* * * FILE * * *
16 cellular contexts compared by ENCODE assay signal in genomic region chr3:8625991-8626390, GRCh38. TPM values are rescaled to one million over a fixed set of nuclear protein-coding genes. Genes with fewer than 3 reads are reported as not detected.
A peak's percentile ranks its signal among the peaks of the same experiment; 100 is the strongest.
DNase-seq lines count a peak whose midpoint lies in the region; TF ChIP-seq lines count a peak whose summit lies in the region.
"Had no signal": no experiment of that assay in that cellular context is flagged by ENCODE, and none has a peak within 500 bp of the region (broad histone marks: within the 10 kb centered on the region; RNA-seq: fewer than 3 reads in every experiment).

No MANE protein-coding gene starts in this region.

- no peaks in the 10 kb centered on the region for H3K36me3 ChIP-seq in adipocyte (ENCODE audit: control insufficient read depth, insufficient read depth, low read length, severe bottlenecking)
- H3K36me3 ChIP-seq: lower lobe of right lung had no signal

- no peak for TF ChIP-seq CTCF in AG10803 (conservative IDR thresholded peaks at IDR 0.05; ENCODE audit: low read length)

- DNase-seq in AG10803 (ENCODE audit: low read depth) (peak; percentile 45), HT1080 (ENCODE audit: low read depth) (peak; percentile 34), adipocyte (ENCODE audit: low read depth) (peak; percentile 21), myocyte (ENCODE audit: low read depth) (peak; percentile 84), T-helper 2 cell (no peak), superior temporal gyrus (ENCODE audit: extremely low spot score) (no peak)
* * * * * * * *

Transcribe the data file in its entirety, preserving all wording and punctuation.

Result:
16 cellular contexts compared by ENCODE assay signal in genomic region chr3:8625991-8626390, GRCh38. TPM values are rescaled to one million over a fixed set of nuclear protein-coding genes. Genes with fewer than 3 reads are reported as not detected.
A peak's percentile ranks its signal among the peaks of the same experiment; 100 is the strongest.
DNase-seq lines count a peak whose midpoint lies in the region; TF ChIP-seq lines count a peak whose summit lies in the region.
"Had no signal": no experiment of that assay in that cellular context is flagged by ENCODE, and none has a peak within 500 bp of the region (broad histone marks: within the 10 kb centered on the region; RNA-seq: fewer than 3 reads in every experiment).

No MANE protein-coding gene starts in this region.

- no peaks in the 10 kb centered on the region for H3K36me3 ChIP-seq in adipocyte (ENCODE audit: control insufficient read depth, insufficient read depth, low read length, severe bottlenecking)
- H3K36me3 ChIP-seq: lower lobe of right lung had no signal

- no peak for TF ChIP-seq CTCF in AG10803 (conservative IDR thresholded peaks at IDR 0.05; ENCODE audit: low read length)

- DNase-seq in AG10803 (ENCODE audit: low read depth) (peak; percentile 45), HT1080 (ENCODE audit: low read depth) (peak; percentile 34), adipocyte (ENCODE audit: low read depth) (peak; percentile 21), myocyte (ENCODE audit: low read depth) (peak; percentile 84), T-helper 2 cell (no peak), superior temporal gyrus (ENCODE audit: extremely low spot score) (no peak)